27 OWASP WebScarabWebScarab is a framework for analysing applications that communicate using the HTTP and HTTPS protocols. It is written in Java, and is thus portable to many platforms. WebScarab has several modes of operation, implemented by a number of plugins. In its most common usage, WebScarab operates as an intercepting proxy, allowing the operator to review and modify requests created by the browser before they are sent to the server, and to review and modify responses returned from the server before they are received by the browser. WebScarab is able to intercept both HTTP and HTTPS communication. The operator can also review the conversations (requests and responses) that have passed through WebScarab.
28 OWASP CSRFTesterJust when developers are starting to run in circles over Cross Site Scripting, the 'sleeping giant' awakes for yet another web-catastrophe. Cross-Site Request Forgery (CSRF) is an attack whereby the victim is tricked into loading information from or submitting information to a web application for which they are currently authenticated. The problem is that the web application has no means of verifying the integrity of the request. The OWASP CSRFTester Project attempts to give developers the ability to test their applications for CSRF flaws.
29 OWASP CSRFGuard 2.0User(Browser)OWASP CSRFGuardVerify TokenBusiness ProcessingAdds token to:href attributesrc attributehidden field in all formsActions:LogInvalidateRedirectAdd Token to HTMLThe OWASP CSRFGuard Project attempts to address this issue through the use of unique request tokens.
30 The OWASP Enterprise Security API Custom Enterprise Web ApplicationEnterprise Security APIAuthenticatorUserAccessControllerAccessReferenceMapValidatorEncoderHTTPUtilitiesEncryptorEncryptedPropertiesRandomizerException HandlingLoggerIntrusionDetectorSecurityConfigurationThe ESAPI is a free and open collection of all the security methods that a developer needs to build a secure web application. You can just use the interfaces and build your own implementation using your company's infrastructure. Or, you can use the reference implementation as a starting point. In concept, the API is language independent. However, the first deliverables from the project are a Java API and a Java reference implementation. Efforts to build ESAPI in .NET and PHP are already underway.Unfortunately, the available platforms, frameworks, and toolkits (Java EE, Struts, Spring, etc...) simply do not provide enough protection. This leaves developers with responsibility for designing and building security mechanisms. This reinventing the wheel for every application leads to wasted time and massive security holes.The cost savings through reduced development time, and the increased security due to using heavily analyzed and carefully designed security methods provide developers with a massive advantage over organizations that are trying to deal with security using existing ad hoc secure coding techniques. This API is designed to automatically take care of many aspects of application security, making these issues invisible to the developers.Existing Enterprise Security Services/Libraries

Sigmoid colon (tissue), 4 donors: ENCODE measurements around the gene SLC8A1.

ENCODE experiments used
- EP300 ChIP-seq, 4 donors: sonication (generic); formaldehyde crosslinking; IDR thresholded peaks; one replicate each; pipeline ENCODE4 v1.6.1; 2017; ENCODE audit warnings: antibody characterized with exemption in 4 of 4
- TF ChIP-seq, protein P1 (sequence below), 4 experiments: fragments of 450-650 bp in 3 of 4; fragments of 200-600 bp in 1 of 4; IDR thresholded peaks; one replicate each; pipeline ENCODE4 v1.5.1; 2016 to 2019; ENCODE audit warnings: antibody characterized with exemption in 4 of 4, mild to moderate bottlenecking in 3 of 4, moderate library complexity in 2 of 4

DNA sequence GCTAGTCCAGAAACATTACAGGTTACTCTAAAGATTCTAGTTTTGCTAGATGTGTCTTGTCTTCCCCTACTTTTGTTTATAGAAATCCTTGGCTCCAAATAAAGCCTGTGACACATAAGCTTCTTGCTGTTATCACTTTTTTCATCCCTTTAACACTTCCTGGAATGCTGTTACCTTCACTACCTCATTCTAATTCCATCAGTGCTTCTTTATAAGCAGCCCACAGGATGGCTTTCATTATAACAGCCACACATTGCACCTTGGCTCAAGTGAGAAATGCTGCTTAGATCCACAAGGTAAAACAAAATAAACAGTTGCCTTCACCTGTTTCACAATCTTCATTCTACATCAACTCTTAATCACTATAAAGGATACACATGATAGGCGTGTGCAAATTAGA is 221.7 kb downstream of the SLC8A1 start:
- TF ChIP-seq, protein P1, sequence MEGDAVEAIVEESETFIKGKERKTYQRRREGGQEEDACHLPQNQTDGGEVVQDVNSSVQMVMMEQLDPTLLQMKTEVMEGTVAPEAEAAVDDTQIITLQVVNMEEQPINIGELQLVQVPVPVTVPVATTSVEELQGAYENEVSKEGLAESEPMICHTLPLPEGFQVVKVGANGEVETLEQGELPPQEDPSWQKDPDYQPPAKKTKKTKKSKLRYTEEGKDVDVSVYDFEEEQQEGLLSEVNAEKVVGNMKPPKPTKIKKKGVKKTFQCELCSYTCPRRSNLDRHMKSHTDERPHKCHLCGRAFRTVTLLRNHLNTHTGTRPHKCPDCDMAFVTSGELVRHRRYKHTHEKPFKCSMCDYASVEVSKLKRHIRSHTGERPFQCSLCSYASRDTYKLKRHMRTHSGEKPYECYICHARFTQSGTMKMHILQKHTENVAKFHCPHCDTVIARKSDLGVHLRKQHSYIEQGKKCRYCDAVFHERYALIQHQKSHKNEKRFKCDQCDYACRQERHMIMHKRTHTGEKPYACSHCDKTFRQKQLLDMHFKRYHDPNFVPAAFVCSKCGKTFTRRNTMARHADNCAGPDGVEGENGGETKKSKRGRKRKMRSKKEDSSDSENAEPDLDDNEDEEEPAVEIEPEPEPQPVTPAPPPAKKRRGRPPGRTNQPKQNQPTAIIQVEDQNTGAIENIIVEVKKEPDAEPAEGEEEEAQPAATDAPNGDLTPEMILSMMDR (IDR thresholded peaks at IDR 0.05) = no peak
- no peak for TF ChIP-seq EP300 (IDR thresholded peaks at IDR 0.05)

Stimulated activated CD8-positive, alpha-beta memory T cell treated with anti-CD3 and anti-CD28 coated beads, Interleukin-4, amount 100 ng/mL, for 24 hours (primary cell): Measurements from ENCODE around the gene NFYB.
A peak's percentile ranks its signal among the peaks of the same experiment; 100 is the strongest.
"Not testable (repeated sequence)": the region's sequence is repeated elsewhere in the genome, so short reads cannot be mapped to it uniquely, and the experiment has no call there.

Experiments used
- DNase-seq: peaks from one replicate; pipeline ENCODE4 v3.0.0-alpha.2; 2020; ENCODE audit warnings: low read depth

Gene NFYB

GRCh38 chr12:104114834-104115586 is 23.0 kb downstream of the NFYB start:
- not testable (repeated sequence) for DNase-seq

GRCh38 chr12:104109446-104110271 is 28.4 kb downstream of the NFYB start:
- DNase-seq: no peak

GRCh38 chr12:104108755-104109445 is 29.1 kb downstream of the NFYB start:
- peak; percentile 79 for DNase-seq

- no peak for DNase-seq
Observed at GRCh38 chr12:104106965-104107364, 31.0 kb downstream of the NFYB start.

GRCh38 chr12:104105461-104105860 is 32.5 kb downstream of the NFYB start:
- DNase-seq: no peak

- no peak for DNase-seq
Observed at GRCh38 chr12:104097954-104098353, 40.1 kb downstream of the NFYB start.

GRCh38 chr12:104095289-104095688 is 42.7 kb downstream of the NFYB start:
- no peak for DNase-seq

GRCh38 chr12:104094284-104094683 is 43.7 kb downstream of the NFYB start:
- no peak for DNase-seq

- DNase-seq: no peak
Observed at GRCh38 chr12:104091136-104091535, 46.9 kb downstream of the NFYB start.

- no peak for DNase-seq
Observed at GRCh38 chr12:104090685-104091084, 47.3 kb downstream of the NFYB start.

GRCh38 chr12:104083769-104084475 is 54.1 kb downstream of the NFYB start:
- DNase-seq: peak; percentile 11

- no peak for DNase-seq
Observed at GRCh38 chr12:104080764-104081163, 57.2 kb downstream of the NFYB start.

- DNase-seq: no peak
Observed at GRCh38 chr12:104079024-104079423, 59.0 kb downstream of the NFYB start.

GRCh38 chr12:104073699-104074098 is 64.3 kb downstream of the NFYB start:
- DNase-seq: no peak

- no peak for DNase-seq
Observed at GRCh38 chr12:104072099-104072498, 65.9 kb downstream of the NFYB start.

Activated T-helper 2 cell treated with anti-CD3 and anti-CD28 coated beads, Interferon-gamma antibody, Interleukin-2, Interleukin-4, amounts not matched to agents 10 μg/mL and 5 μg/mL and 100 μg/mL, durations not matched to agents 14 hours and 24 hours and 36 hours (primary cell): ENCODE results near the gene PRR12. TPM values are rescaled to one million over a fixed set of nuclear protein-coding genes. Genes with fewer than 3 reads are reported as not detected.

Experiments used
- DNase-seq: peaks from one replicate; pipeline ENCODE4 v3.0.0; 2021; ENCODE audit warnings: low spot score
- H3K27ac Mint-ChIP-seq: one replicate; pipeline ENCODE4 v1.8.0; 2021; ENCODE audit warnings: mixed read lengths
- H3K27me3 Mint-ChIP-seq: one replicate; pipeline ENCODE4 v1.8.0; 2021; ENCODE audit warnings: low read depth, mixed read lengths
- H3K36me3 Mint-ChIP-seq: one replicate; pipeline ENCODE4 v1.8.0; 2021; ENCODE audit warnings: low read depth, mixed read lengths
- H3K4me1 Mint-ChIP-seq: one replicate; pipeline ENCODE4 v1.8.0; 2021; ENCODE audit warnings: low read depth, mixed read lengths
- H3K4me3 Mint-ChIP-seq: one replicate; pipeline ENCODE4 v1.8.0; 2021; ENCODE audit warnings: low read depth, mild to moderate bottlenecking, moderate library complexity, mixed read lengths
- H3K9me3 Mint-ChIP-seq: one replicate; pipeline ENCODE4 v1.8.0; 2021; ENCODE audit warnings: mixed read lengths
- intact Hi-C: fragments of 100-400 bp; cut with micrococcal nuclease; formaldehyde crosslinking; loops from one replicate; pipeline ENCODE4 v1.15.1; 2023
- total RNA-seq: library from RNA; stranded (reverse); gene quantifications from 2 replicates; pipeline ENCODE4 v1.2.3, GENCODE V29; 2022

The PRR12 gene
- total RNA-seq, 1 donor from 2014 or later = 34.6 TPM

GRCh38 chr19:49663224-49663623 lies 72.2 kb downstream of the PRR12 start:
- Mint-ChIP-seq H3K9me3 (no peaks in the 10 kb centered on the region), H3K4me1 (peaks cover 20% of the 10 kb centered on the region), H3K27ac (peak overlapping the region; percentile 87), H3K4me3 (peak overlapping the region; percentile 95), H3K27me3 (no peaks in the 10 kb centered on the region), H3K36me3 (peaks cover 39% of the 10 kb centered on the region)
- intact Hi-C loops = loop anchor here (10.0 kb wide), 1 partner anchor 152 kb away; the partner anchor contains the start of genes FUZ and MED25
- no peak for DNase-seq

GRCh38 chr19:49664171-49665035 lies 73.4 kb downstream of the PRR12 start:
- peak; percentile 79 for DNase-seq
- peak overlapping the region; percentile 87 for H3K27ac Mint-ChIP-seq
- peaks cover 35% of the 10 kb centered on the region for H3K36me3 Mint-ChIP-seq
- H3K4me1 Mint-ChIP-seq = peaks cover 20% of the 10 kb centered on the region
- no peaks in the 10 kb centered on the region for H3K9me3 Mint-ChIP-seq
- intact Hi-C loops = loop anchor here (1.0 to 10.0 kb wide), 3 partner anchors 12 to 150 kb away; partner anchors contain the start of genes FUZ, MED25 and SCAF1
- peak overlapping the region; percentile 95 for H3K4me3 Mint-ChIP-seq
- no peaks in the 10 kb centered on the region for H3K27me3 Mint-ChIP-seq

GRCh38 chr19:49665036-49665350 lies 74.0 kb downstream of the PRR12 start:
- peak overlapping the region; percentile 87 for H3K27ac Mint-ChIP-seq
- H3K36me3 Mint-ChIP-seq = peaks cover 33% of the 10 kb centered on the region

31 Coverage OWASP Top Ten OWASP ESAPI A1. Cross Site Scripting (XSS) A2. Injection FlawsA3. Malicious File ExecutionA4. Insecure Direct Object ReferenceA5. Cross Site Request Forgery (CSRF)A6. Leakage and Improper Error HandlingA7. Broken Authentication and SessionsA8. Insecure Cryptographic StorageA9. Insecure CommunicationsA10. Failure to Restrict URL AccessOWASP ESAPIValidator, EncoderEncoderHTTPUtilities (upload)AccessReferenceMapUser (csrftoken)EnterpriseSecurityException, HTTPUtilsAuthenticator, User, HTTPUtilsEncryptorHTTPUtilities (secure cookie, channel)AccessController
32 Create Your ESAPI Implementation Your Security ServicesWrap your existing libraries and servicesExtend and customize your ESAPI implementationFill in gaps with the reference implementationYour Coding GuidelineTailor the ESAPI coding guidelinesRetrofit ESAPI patterns to existing code
33 Comprehensive, Lightweight Application Security Process OWASP CLASPComprehensive, Lightweight Application Security ProcessPrescriptive and ProactiveCentered around 7 AppSec Best PracticesCover the entire software lifecycle (not just development)Adaptable to any development processCLASP defines roles across the SDLC24 role-based process componentsStart small and dial-in to your needs